Wednesday, September 28, 2011
If I were a betting man, I’d put money on this trio.
|Look for more changes to Grand Marche, home to a successful Gatti Town, in 2012.|
If you’ve ever bet on a horse race, you probably know that some people win more often than others. But do you know why? The Daily Racing Form (clever name) updates every day and is loaded with critical and current details to aid bettors in handicapping. While the horses are key, there are many other important factors in horse racing. Owners, trainers, jockeys, veterinarians, weather and track conditions are all as integral to victory as the horses themselves.
Site selection is a lot like picking good horses. Unlike horses though, locations have a much longer potential life cycle and can defy the handicappers’ odds and finish strong.
I’m sure you’ve often wondered why a particular business has failed when another one like it has enjoyed tremendous success. I have been in the commercial real estate business for 20 years now, and I still find myself trying to figure out the most successful formulas. As sites and facilities have become more expensive, the site selection process in corporate America has become more precise and scientific. Demographic information is now updated quarterly, and analysis is becoming increasingly complex. And yet, businesses still fail — even those in good locations. There are three new bets coming to town. All are recent notable commercial transactions that I believe possess “come from behind to win” characteristics.
• Gatti Town in Grand Marche Shopping Center on Johnston Street. Located in one of Lafayette’s oldest retail centers, the Gatti space has frequently been referred to as a bad location. Two pizza concepts failed there, but both were under the same ownership and management (bad jockey and trainer). So let’s look at the earlier history of the space. Wal-Mart first occupied it and sold enough goods to justify moving into a new Super Center on Ambassador Caffery. Next came Academy Sports and Outdoors. Its sales were so good that it built, also on Ambassador, what at the time was the largest store in the country. That Academy now ranks as the top store in sales among its approximately 140 locations in the southeastern U.S.
Gatti Town, the superstore version of Mr. Gatti’s Pizza, is well managed and, according to commercial broker Ryan Pécot of Stirling Properties, the location’s sales are very strong. Also, look for new and interesting changes at Grand Marche Shopping Center in 2012.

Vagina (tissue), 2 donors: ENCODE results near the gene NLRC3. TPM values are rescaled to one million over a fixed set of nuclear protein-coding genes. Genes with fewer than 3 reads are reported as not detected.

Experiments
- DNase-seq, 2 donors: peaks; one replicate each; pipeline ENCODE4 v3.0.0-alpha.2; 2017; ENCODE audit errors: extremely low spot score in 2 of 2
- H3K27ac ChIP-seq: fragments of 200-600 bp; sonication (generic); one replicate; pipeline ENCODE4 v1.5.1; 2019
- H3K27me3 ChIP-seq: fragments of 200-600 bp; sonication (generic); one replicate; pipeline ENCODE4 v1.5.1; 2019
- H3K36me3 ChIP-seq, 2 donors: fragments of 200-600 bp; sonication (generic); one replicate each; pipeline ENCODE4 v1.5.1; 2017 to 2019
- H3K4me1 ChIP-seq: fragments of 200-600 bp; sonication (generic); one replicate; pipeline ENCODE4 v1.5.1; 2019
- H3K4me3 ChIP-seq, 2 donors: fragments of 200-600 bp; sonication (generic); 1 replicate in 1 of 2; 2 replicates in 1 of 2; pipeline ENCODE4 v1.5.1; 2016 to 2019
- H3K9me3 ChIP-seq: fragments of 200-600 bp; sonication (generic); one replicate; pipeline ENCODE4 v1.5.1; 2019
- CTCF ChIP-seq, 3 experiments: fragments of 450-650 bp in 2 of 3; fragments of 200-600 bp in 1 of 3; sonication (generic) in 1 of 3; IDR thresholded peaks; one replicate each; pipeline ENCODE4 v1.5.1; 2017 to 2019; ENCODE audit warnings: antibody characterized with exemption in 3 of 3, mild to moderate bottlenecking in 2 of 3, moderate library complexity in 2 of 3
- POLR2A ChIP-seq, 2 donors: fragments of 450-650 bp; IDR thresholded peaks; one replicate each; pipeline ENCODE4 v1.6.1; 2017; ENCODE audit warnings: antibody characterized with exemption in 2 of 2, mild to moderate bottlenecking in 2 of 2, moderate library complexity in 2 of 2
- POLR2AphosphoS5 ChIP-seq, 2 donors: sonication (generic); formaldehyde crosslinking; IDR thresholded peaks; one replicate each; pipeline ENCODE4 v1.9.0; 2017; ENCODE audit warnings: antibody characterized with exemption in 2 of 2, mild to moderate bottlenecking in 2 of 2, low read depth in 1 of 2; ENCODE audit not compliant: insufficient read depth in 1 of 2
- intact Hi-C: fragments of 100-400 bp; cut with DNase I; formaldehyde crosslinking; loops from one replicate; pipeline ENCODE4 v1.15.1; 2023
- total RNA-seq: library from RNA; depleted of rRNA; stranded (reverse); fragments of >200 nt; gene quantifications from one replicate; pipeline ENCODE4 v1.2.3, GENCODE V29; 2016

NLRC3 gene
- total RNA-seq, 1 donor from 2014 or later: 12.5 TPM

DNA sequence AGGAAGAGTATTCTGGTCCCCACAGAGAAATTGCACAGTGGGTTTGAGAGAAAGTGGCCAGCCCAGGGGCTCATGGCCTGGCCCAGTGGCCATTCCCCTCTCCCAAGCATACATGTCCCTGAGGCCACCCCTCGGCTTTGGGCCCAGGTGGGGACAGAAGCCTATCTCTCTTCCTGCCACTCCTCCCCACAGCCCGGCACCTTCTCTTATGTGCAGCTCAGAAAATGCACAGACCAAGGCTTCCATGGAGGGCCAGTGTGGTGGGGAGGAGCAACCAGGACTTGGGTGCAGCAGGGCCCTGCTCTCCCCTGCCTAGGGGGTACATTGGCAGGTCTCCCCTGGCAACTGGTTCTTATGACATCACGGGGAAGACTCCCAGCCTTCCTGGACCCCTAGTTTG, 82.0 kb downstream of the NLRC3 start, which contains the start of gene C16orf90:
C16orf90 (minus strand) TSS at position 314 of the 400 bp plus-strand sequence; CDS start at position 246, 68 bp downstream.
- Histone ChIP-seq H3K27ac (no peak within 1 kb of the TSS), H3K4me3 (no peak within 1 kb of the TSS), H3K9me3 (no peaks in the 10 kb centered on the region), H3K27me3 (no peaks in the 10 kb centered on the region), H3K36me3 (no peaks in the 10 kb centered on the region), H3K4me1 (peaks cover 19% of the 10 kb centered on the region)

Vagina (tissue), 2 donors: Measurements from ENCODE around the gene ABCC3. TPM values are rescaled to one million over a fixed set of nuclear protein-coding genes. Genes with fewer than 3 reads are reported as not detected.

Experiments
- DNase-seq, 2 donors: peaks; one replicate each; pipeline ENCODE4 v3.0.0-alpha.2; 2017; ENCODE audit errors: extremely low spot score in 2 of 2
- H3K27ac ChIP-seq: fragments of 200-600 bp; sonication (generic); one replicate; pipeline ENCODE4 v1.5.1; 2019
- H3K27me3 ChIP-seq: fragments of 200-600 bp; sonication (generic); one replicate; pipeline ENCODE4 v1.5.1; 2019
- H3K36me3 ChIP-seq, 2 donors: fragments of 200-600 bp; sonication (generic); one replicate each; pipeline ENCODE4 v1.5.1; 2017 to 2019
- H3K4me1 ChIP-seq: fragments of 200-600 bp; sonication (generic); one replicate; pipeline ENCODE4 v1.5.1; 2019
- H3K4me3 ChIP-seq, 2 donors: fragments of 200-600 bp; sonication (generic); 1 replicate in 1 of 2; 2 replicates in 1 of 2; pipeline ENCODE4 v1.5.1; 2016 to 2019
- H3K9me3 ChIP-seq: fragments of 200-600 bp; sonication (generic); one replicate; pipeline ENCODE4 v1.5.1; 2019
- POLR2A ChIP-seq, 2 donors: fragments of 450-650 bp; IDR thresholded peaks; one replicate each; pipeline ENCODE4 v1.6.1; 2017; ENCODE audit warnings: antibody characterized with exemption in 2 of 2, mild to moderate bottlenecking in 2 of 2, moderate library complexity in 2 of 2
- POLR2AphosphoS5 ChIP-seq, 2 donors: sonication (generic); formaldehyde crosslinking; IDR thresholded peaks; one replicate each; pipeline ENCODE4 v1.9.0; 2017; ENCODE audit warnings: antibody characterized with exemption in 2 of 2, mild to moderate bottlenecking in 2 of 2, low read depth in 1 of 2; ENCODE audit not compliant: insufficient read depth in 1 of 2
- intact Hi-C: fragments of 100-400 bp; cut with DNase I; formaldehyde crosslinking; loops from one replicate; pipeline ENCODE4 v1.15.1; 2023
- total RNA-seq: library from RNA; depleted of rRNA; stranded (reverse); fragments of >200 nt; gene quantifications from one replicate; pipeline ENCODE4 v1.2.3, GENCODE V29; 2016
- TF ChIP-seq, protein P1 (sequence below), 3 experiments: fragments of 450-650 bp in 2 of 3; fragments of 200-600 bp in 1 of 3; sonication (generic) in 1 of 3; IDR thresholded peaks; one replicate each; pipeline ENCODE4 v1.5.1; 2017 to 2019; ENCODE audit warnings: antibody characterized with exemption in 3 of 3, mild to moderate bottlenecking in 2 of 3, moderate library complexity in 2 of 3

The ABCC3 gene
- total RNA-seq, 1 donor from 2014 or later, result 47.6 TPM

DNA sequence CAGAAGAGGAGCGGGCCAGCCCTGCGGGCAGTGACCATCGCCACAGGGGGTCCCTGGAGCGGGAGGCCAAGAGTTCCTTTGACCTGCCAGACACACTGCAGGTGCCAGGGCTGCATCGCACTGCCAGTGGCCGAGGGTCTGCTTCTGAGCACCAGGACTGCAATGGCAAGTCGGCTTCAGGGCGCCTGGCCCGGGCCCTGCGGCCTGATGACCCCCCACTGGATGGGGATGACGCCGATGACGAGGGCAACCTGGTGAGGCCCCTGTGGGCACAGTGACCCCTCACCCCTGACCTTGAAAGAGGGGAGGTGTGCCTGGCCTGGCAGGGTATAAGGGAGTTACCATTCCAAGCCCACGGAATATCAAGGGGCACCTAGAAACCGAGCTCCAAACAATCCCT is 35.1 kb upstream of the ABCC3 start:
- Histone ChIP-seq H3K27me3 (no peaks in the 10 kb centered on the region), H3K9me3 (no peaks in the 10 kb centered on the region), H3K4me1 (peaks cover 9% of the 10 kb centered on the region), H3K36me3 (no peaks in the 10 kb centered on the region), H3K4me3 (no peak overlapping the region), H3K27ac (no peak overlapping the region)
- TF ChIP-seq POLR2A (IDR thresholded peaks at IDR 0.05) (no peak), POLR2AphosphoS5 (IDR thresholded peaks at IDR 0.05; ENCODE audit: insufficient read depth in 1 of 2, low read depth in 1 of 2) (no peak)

• Serranos Salsa Company, f/k/a Booty’s and before that Toucan’s, on Johnston at Doucet Road. I think this is a great restaurant site that has suffered from very poor ownership and management in its first two lives. The Serranos concept never seemed to gain traction in Lafayette and was eventually closed, with the facility being held by the same ownership until now. The good news is that Lafayette diners will soon have a new restaurant with longtime LaFonda General Manager Gabo Bako welcoming customers at the door. Another of Pécot’s deals, this is expected to be an instant hit and “new tradition” with Lafayette diners.
• Southern Structures facility at 916-920 Young Street in Youngsville. Acadiana people remember the days when Southern Structures was a bustling company that ranked among Acadiana’s largest employers. After changing hands more than once, the company filed for bankruptcy and ceased operations. Sitting vacant for 2-plus years, FM Bank sold the industrial property to Schilling Acquisitions, headed by Herbert Schilling and represented by attorney Tim Ryan of Williams, Anderson & Ryan. Real estate brokerage was handled by Sam Robertson and Art Barry of Sam Robertson Real Estate and Hammy Davis of Coldwell Banker. The property is situated less than two miles from U.S. Hwy. 90 and contains two industrial buildings (20,000 square feet and 149,000 square feet) and one 11,000-square-foot office building. The 20,000-square-foot building was recently leased to an industrial supply company, and plans are being finalized for the larger industrial building and the office building.
We should all be excited to have these properties back in commerce. Two are providing jobs and dining and entertainment for our community and the other offers existing companies the ability to expand and could potentially attract new industry to Acadiana, adding to our tax base and creating employment opportunities in our area. If I were a betting man, I’d put my money on all three to win.
Monty Warren is vice president and partner of Beau Box Commercial Real Estate, which has offices in Baton Rouge, Lafayette and New Orleans. Warren, based in the Lafayette office, has two decades of commercial real estate experience.